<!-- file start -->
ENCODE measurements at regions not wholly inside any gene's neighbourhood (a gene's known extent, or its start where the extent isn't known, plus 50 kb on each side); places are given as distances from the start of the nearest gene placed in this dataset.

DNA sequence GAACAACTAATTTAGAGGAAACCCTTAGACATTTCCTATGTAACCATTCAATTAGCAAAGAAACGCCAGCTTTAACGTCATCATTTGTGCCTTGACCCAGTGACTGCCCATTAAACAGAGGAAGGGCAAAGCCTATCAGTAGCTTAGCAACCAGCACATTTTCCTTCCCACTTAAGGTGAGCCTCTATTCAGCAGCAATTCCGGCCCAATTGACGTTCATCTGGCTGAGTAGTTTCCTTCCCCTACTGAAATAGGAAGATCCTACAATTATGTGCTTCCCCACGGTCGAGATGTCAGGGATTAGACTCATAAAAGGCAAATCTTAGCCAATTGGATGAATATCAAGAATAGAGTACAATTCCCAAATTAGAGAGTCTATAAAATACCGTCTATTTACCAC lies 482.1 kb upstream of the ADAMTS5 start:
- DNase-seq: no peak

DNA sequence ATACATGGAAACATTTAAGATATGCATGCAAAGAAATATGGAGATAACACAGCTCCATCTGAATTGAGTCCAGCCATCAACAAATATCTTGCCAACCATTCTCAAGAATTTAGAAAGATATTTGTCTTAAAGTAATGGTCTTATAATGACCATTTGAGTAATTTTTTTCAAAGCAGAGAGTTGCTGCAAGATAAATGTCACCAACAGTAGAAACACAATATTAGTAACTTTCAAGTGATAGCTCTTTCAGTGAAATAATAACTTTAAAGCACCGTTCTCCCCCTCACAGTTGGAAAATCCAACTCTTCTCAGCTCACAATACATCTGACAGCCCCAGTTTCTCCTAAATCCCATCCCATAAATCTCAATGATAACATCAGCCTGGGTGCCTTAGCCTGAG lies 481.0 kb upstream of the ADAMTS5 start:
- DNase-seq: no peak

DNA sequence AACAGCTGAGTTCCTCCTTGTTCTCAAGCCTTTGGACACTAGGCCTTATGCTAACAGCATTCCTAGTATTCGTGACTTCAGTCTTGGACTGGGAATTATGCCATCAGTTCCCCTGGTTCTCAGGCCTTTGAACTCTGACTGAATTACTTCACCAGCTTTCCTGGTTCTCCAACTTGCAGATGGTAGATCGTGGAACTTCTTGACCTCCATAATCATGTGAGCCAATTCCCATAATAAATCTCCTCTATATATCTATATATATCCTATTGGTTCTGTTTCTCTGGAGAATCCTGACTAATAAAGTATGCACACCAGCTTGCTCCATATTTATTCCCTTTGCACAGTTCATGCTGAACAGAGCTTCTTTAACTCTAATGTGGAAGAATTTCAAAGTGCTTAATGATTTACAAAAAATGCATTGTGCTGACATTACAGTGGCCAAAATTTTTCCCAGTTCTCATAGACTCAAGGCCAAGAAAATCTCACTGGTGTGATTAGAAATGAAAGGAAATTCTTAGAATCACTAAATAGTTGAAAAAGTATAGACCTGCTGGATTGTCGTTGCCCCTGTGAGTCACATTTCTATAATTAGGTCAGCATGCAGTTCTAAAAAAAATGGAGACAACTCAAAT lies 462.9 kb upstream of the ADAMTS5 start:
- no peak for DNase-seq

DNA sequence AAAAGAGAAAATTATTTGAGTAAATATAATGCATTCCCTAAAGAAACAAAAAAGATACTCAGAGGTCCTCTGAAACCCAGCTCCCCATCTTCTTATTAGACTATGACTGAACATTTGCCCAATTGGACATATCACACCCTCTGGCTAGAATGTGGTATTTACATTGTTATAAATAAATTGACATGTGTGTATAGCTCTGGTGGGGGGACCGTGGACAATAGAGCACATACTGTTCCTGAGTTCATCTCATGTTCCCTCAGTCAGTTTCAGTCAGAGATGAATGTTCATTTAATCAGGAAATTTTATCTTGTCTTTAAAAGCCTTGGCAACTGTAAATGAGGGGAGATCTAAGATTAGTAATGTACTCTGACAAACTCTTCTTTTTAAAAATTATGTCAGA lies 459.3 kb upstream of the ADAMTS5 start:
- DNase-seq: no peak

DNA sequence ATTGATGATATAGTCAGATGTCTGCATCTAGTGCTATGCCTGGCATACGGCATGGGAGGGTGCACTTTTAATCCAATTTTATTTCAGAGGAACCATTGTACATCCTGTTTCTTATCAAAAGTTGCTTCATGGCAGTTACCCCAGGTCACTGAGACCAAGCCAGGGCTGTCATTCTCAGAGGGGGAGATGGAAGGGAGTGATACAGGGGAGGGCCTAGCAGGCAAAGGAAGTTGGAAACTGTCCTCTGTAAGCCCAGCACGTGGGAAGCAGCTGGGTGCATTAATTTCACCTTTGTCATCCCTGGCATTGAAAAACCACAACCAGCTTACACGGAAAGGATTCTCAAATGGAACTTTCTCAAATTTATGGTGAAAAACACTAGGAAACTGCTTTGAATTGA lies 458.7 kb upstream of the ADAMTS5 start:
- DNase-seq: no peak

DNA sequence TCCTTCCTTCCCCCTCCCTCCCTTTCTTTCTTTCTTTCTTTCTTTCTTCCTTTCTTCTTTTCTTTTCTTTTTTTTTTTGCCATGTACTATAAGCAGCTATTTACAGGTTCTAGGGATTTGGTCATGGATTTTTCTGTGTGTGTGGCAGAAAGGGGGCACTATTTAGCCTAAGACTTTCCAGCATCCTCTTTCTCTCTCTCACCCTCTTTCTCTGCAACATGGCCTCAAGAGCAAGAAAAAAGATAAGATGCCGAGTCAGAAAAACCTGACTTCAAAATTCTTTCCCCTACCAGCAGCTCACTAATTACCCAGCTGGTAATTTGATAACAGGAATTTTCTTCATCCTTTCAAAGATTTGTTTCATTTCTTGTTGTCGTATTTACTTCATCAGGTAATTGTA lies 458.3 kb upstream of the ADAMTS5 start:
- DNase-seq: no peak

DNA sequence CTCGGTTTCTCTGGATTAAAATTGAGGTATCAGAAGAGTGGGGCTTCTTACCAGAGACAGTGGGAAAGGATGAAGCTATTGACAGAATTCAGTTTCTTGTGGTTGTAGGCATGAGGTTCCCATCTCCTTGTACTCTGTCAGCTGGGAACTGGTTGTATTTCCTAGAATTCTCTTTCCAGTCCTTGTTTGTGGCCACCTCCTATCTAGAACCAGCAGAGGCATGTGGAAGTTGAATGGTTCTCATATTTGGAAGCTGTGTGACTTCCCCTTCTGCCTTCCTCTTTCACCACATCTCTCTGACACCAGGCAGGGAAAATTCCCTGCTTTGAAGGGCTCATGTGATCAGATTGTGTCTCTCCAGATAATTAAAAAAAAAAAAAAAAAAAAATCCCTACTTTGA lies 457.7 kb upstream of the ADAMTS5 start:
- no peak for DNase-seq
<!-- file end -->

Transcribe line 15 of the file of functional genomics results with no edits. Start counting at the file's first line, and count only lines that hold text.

- no peak for DNase-seq